I remember visiting Upstream Gallery in Amsterdam at the end of February 2017 for an exhibition featuring works by the Dutch Net artist Jan Robert Leegte. In the show named Sculpting the Internet, Leegte’s depicted his interest in conceptualizing and utilizing various online resources and programs as raw digital materials. The internet is both his canvas and his workshop. In the exhibition, however, I was disappointed by the amount of actual digital works on display, or better put, the lack thereof. In the middle of one of the rooms stood Leegte’s work Google Maps as a Sculpture, more specifically the 2017 one and not the 2013 original. Google Maps as a Sculpture from 2013 is a website in which users see a digital 3d cube rotating. Each side of the cube however works as surface on which Google Maps can be used. This makes the website an interactive work where the user can play around in Google Maps zooming in/out etc. as long as that side of the cube is in view. The 2017 version of the work on display however, was a physical cube with on each side a random screenshot of the earth looked upon through Google Maps. The original work was completely stripped of its direct connection to the internet, it’s interactive element, it’s raw digital material, it’s virtual existence. Only the conceptual aspect of 2013 work really lived on in the 2017 version, arguably part of it’s visual aesthetics as well which was translated into the IRL world.
Why does a Digital artwork or a Net artwork require a transformation into a physical Post-Internet copy before it can be placed in a gallery space and be considered viable as a piece of art? To be of value? What is it with the art world that they need a unique, authentic, one of a kind (or at least one of a selected series) physical object before a work can have a value? Or can we even still call the 2017 artwork of Robert Jan Leegte Net art? Within the young history of Net art and the academic writings about it, much is still in discussion. Different authors defend the use of either Internet art, Net art or net.art as the preferred term for whatever “Net art” is . Its direct connection with the internet is also not necessary according to certain theoretics. Personally I agree with Tilman Baumgärtel’s definition of Net art:
“Art that deals with the genuine characteristics of the Internet and that can only happen through and with the Internet.” 
I fit is essential for a Net art artwork to be connected to the internet, if it’s a vital part of its functioning, of its very existence, then Leegte’s 2017 work can not be considered Net art. In a way it feels more like a picture taken of a painting and then being presented as an artwork in its own right, which it can very well be. But still, it feels a bit unfair, like we’re not giving the original enough credit, enough of a chance. But that’s the entire issue when talking about the place in the art world for Digital and, especially, Net art. Like Baumgärtel, Rachel Greene is another pioneer in researching and writing about the history and development of Net art. Greene was actually the first to publish about Net art outside of the internet following the success of an article she wrote for Artforum in 2000. Already back in 2000 she addresses the issue of using images of webpage artworks as illustrations in her article for Artforum as follows:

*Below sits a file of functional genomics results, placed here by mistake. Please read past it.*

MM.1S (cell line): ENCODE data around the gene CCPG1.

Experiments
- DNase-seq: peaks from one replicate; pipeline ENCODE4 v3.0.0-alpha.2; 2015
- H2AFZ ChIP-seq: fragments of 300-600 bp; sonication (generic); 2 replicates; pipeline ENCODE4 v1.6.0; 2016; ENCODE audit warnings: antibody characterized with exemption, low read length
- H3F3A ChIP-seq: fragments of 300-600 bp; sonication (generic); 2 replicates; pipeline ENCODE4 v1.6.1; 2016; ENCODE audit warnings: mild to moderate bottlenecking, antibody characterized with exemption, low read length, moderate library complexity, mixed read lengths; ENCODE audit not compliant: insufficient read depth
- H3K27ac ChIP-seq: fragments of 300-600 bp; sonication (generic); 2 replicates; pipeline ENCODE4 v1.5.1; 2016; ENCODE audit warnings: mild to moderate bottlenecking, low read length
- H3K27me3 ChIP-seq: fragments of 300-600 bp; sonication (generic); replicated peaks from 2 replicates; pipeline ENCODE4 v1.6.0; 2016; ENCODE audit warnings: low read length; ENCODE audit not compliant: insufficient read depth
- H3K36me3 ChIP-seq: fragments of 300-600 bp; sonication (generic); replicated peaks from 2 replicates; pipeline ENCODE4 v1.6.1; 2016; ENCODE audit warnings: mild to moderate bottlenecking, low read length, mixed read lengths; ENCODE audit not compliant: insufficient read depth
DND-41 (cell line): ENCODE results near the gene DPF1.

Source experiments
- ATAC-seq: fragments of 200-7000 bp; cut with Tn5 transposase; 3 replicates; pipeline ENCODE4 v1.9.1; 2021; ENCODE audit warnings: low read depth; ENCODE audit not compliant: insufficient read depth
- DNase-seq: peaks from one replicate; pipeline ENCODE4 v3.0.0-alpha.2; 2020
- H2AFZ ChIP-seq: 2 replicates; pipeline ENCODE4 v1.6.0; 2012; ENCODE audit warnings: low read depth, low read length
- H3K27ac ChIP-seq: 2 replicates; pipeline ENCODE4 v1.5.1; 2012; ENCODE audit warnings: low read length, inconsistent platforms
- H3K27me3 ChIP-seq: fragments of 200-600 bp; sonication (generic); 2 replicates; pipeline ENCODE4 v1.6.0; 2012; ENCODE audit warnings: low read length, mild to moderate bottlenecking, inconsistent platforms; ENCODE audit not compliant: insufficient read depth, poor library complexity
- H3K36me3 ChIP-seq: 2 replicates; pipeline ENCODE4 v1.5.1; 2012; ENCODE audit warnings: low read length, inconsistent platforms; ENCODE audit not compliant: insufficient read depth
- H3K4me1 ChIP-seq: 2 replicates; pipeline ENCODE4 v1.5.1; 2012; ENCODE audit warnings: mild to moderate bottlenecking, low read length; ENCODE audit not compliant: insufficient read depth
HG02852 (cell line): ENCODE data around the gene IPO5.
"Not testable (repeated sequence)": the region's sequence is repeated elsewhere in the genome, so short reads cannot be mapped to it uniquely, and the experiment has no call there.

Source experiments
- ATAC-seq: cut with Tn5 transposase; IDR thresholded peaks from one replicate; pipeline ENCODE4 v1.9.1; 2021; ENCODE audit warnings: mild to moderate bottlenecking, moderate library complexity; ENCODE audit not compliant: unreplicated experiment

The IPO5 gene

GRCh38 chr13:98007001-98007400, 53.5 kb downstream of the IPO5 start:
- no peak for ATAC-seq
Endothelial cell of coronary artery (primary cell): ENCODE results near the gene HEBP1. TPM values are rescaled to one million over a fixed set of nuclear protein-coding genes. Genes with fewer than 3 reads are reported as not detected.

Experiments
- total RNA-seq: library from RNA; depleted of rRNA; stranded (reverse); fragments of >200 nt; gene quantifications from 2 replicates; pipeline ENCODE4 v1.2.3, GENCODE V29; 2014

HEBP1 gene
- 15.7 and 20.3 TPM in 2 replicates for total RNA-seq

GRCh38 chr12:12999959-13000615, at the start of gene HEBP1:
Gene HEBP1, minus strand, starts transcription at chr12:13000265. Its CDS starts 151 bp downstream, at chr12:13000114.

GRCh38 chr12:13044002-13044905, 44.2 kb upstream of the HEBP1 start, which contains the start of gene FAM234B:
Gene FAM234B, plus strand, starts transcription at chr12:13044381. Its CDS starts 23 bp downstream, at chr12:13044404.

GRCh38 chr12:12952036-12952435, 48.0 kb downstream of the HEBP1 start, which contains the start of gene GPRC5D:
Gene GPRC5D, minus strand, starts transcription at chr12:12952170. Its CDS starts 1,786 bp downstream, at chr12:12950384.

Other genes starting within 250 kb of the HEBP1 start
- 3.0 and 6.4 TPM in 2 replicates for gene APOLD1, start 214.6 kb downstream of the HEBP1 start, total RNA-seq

“Whatever images of net.art projects grace these pages, beware that, seen out of their native HTML, out of their networked, social habitats, they are the net.art equivalent animals in zoos.” 
Even though we’re eighteen years further along, which is centuries in the history of the internet, this comparison, this little warning, is still as relevant as it was back in 2000. Offline copies of artworks meant to function online, interactive pieces now non responding, physical clones stripped of their digital origin, they just don’t cut it. How can it be true that in the roughly 25 years of existence of Net art and Digital art, we are still struggling to value and appreciate these artworks and art practices in their natural habitat. Unlike the year 2000 we now should have the tools and knowledge to create new curatorial practices and new platforms to properly give online, digital artworks the place they deserve. If not, Net art will stay in the realm of online culture too often and miss out on a lot of audience. Net artist may keep on feeling like they also have to make physical works to both get recognition and get paid. And to be honest, that’s just a shame.
 The origin of the specific term “net.art”, written in small letters with a dot in between, is more of an accident than specifically chosen. The story goes that net.art comes from a fragmented email sent by Net art pioneer Vuk Cosic in 1995. Somewhere within the dissorted aray of numbers, letters and signs the term net.art stood out and has since been used within the Net art communities.
 The quote chosen here actually is a more compact English translating from the German original (Baumgärtel, net.art 2.0, 2001) by Josephine Bosma in Nettitudes: Let’s Talk Net Art, 2011. p. 28.
 Greene, Rachel, ‘Web Work: A History of Internet Art,’ Artforum 38, 2000 pp. 162
Written by: Stein van der Ziel